Worst recession for 50 years

LAST UPDATED: 29 Mar, 2009 @ 17:32
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Worst recession for 50 years

Jobless hits 12-year high as recession deepens and unemployment may rise to 18 per cent


SPAIN has gone into its worst recession for 50 years, estimate analysts.

The news came as Spain’s unemployment totals leapt more than expected in December to reach three million for the first time in 12 years.

According to official figures, unemployment now stands at 3.13 million – and that is expected to rise considerably in 2009.

“This is different to anything we have experienced before,” finance minister Pedro Solbes admitted.

His comments came as the country became the second country in five days to be downgraded by credit rating company Standard & Poor. Spain lost its AAA sovereign rating removed as its budget deficit swelled.

Solbes predicted that the economy will shrink by 1.6 per cent in 2009. The budget deficit will come close to 6 per cent. “We have used up the margin we had in public spending,” he said.

He is also predicting that by the end of 2009 some 16 per cent will be unemployed. Some banks are predicting 18 per cent.

The figures confirm that Spain has, according to the Guardian “the most troubled economy in Europe”.

Problems

It shed a million jobs last year, a feat not managed by any other European country since the 1930s, with another million jobs expected to go this year.

Spain already has as many unemployed workers as Germany, a country with almost double its population. Spain’s savings banks predict unemployment of 18 per cent.

“That is the stuff of social revolution,” commented one senior trade unionist.

“The real problems will come in the second half of this year,” said Victor Renes of the charity Caritas – when the first wave of jobless will be reduced to minimal aid from one of western Europe’s less generous welfare systems. Caritas has already seen demand for help leap 75 per cent in 2008.

According to statistics, in December, almost 140,000 people lost their job – the ninth straight month of increasing unemployment.

In Andalucía, a total of 208,561 people lost work in 2008. The total number of unemployed in the region now stands at 720,000.

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2 COMMENTS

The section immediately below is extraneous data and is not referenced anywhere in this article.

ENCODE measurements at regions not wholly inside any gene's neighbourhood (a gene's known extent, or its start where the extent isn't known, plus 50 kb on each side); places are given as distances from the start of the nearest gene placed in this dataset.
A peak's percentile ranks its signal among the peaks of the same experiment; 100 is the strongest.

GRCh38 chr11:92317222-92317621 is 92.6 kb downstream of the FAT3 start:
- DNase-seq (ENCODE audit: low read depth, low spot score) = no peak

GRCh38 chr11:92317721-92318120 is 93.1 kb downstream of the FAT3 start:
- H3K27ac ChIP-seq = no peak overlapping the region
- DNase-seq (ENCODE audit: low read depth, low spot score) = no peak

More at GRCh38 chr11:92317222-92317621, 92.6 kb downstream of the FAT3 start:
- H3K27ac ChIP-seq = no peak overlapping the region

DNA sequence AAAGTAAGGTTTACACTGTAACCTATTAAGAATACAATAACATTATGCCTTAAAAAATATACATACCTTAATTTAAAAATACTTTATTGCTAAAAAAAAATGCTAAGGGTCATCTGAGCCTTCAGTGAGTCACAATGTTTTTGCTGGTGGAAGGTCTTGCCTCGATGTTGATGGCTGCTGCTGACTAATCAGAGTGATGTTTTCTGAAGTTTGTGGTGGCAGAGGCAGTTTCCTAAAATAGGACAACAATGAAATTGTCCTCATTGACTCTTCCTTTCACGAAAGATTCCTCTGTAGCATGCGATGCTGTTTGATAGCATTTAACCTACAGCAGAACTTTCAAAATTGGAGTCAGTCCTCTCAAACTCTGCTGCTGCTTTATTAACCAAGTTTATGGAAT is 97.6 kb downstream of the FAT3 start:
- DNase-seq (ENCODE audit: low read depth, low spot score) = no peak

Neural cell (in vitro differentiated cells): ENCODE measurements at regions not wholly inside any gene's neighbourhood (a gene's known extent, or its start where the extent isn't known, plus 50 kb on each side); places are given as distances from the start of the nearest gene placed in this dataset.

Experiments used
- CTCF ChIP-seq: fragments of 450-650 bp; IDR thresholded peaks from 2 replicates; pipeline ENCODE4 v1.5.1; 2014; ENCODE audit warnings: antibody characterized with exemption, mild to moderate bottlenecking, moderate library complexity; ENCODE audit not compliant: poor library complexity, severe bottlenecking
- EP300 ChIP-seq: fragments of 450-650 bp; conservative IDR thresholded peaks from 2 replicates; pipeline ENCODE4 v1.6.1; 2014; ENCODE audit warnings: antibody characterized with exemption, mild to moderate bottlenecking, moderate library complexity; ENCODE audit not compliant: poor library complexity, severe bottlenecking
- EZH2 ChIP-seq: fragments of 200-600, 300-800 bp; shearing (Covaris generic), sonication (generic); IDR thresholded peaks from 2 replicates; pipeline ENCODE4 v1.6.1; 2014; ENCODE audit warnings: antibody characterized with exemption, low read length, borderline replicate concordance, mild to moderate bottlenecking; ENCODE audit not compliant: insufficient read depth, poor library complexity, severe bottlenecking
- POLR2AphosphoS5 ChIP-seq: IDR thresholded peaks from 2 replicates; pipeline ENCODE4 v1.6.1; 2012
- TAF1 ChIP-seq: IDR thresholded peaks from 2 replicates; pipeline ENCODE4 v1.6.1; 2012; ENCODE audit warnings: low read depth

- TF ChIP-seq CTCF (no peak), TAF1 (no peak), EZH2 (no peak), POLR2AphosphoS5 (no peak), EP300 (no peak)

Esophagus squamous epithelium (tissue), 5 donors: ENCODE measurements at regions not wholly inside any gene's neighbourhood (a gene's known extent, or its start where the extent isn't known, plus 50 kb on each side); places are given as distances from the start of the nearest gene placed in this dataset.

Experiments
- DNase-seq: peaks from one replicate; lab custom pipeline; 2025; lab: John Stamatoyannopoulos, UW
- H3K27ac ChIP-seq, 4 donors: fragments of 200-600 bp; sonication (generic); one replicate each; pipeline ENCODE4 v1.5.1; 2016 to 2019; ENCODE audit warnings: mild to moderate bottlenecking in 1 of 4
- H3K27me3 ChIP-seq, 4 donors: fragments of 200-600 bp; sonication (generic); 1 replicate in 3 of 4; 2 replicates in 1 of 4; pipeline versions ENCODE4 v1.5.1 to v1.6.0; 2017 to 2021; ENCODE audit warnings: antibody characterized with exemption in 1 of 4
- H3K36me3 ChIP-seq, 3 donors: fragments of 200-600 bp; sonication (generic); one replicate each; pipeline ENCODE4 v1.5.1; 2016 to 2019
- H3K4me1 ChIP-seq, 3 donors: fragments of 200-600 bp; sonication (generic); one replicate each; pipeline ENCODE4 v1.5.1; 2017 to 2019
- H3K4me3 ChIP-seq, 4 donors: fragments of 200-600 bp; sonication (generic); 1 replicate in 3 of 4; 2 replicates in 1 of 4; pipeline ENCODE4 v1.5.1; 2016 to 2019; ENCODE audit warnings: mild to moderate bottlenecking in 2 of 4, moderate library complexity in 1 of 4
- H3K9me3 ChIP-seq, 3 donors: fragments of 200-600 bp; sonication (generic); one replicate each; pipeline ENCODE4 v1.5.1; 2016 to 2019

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  1. What can one say – Solbes (when you can understand his mumbling speech) in an interview with the FT about 9 months ago refuted entirely that Spain had ‘any real problems’.

    The trade unionist who predicts ‘social revolution’ is right on the money.

    Consider – 1.4 million empty properties/many Spaniards got mortgages when they should have been refused – Spain’s own sub prime and now the idiot Zapatero is promising mortgages for the unemployed, why, he does’nt have a clue what to do.

    Simple really – the sole motor of the Spanish economy, construction is gone – what else is there – nothing.

    The Spanish are hugely inefficient, they have far too many fiesta days. When I mentioned this to a bank manager who uses my favourite bar he laughed and said no “we want more”.

    The Spanish really are incapable of changing their mentality – it is rigid, incapable of absorbing any ideas that do not originate in Spain and going to work in northern European countries is a non starter because they have no language skills (sound familiar to the English?)and anyway there is no work.

    The Germans, Dutch and Brits are sick of propping up these corrupt brain dead countries of southern Europe. If Germany decides it has had enough the EEC will collapse as of course will the Euro.

    How are they ever going to be able to pay back the billions and billions they have borrowed against completely overvalued properties.

    The Spanish can never accept that they are in the wrong, are a xenophobic country of epic proportions – they will look for scapegoats.

    I have said this before but it needs re-iterating – they will take it out on foreigners, on those who have treated them with contempt, refused to try and enter into friendships with the Spanish and indeed live deliberately in self-imposed ghettos – I am of course talking about so many of the Brits.

    It is precisely this type of Brit that I and my partner refuse to have any contact with at all.

    All my neighbours are Spanish and I enter freely into political/social issues every day. They know that I have warned them for years of the problems that have now ‘come on top’. Indeed they now come to me for ideas on how to deal with the horrendous financial situation they find themselves in.

    Don’t under-estimate the potential for real social dis-order in this country and remember that there are 30,000 gun licences in Granada province alone.

  2. Stuart has got some valid points, although I do not agree with the “brit ghetto” bit. People have freedom to as they wish. If they want to integrate, great. If not, that’s their choice and they have the right not to integrate and stay private. To avoid somebody because they do not integrate is just plain silly Stuart…

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